Handling card payments yourself is complicated and expensive (requiring PCI compliance), so for many organisations it's often more economical to use a third party payment processor, such as PayPal or Google Checkout.
Generally, the vendor website will implement its own shopping cart (bespoke or off-the-shelf), and when the user goes to checkout, they are redirected to the payment processor. They then make the card payment, and are redirected back to the original website. The redirection to the payment processor is a critical step, and one that we have found is often incorrectly implemented, which can result in serious security issues in the application.
When the user is redirected to the payment processor, information about the transaction needs to be passed to the processor, such as the merchant's ID, the products included, and most crucially the value of the transaction.
Let's take a look at some example code for performing a transaction with PayPal, taken from official PayPal developer documentation.
<form action="https://www.paypal.com/cgi-bin/webscr" method="post">
<input type="hidden" name="business" value="firstname.lastname@example.org">
<input type="hidden" name="cmd" value="_xclick">
<input type="hidden" name="item_name" value="Hot Sauce-12oz Bottle">
<input type="hidden" name="amount" value="5.95">
<input type="hidden" name="currency_code" value="USD">
<input type="image" name="submit" "border="0" src="https://www.paypalobjects.com/en_US/i/btn/btn_buynow_LG.gif" alt="PayPal - The safer, easier way to pay online">
<img alt="" border="0" width="1" height="1" src="https://www.paypalobjects.com/en_US/i/scr/pixel.gif" >
When the user clicks this checkout button, the form will be POSTed to PayPal, which will then read the business name, item name, currency and amount from the POST request. As this information is all in clear text in the HTML of the page and in the POST request itself, an attacker can simply modify the "amount" parameter, and thus modify the price that they're paying. This can be done either by editing the HTML source of the page, or by intercepting the requests using a local proxy (such as Burp Suite). In some cases it's even easier, as the parameters are included in the URL of a GET request, such as the example below.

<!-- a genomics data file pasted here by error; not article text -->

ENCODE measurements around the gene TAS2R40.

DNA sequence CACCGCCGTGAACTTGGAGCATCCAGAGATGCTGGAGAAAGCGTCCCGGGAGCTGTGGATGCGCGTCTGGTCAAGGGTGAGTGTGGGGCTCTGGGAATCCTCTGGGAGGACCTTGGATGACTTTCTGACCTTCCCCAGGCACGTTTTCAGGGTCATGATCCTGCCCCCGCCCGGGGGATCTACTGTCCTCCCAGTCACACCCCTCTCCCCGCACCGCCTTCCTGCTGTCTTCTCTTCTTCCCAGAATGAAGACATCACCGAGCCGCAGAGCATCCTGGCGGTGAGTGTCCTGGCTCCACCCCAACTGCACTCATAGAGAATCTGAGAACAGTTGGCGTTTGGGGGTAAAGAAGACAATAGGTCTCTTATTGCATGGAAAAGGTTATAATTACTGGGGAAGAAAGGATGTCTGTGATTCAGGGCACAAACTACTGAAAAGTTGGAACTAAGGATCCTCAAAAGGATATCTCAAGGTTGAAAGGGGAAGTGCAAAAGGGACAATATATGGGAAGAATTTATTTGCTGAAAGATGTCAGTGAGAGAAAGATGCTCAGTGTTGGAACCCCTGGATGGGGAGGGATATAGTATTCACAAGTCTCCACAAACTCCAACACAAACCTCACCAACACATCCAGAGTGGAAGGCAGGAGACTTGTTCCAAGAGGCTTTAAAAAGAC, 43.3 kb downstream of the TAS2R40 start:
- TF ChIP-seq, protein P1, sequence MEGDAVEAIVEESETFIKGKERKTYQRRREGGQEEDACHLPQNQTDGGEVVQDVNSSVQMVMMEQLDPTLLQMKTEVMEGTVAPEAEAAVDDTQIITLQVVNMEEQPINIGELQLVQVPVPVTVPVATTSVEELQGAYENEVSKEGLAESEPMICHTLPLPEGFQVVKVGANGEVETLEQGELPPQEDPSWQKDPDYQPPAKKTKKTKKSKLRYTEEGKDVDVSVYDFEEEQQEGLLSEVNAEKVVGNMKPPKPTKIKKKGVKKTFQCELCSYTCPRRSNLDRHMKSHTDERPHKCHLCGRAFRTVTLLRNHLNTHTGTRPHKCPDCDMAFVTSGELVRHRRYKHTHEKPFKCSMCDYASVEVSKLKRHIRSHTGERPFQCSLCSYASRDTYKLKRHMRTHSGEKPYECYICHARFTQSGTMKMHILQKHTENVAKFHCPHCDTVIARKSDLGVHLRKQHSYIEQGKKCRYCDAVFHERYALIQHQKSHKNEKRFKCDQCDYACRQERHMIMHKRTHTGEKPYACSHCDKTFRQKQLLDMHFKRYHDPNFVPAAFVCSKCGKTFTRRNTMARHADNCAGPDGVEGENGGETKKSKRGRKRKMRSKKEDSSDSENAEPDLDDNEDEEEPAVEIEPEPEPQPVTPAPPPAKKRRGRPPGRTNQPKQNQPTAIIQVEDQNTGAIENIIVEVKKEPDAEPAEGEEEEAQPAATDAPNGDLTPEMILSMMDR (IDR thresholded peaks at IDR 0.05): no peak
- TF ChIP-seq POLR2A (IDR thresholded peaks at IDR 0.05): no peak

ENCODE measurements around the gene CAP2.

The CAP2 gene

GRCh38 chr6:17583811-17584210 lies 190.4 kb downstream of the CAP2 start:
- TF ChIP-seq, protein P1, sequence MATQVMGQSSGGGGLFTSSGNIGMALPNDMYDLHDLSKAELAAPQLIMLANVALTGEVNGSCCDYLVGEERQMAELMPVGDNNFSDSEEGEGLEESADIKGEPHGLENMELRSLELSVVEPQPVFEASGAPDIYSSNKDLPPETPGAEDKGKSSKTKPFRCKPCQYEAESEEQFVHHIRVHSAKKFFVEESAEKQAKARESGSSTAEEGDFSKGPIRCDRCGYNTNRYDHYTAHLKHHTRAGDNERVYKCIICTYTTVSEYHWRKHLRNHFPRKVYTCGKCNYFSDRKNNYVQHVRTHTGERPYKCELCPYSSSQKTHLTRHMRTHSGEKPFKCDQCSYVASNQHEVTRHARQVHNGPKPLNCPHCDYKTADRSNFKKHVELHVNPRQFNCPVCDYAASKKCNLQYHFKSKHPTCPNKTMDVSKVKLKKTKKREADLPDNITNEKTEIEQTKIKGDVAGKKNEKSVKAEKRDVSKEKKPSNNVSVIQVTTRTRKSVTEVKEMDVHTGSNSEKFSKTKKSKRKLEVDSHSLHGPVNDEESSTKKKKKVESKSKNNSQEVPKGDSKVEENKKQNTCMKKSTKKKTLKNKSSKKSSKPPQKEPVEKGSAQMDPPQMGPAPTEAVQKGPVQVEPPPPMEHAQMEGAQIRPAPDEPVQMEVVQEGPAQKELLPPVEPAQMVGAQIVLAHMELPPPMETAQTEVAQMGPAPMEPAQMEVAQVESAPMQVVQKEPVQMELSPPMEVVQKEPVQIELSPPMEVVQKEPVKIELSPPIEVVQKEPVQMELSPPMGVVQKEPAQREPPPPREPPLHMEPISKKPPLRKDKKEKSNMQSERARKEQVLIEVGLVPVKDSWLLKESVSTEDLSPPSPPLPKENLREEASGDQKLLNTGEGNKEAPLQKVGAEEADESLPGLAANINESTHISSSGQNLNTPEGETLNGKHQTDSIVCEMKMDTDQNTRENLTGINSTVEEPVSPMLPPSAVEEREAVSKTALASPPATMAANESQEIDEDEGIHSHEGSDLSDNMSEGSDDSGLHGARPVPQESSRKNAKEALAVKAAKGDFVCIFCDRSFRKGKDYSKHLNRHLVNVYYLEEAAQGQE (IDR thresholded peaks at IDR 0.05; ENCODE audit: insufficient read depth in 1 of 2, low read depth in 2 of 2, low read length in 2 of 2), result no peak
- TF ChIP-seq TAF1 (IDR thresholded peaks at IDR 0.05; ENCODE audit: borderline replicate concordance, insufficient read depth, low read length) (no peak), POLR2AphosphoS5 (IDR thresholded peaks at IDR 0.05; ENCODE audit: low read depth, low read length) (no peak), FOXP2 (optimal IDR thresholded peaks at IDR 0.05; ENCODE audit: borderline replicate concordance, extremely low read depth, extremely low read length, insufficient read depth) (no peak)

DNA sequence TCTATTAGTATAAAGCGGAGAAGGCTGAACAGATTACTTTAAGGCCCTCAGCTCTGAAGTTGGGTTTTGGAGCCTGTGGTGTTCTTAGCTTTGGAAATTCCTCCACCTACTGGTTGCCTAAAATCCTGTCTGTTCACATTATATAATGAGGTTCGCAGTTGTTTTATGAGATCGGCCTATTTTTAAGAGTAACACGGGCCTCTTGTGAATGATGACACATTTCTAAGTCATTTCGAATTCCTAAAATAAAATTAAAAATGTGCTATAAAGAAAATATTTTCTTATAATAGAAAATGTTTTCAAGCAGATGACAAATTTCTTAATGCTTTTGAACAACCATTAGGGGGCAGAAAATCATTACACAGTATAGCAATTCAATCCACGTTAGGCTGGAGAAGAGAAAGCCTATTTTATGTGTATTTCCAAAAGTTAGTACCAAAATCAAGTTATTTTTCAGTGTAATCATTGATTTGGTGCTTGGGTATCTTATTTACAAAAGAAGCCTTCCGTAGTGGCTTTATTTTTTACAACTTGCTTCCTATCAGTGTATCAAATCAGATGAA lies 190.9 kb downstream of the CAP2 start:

Of course, PayPal isn't the only payment processor, and this kind of attack can be performed against many other providers. The following HTML code, taken from the Google Checkout developer documentation, is also vulnerable.
<form method="POST" action=https://checkout.google.com/api/checkout/v2/checkoutForm/Merchant/123456... accept-charset="utf-8">
<input type="hidden" name="item_name_1" value="Peanut Butter"/>
<input type="hidden" name="item_description_1" value="Chunky peanut butter."/>
<input type="hidden" name="item_quantity_1" value="1"/>
<input type="hidden" name="item_price_1" value="3.99"/>
<input type="hidden" name="item_currency_1" value="USD"/>
<input type="hidden" name="ship_method_name_1" value="UPS Ground"/>
<input type="hidden" name="ship_method_price_1" value="10.99"/>
<input type="hidden" name="ship_method_currency_1" value="USD"/>
<input type="hidden" name="tax_rate" value="0.0875"/>
<input type="hidden" name="tax_us_state" value="NY"/>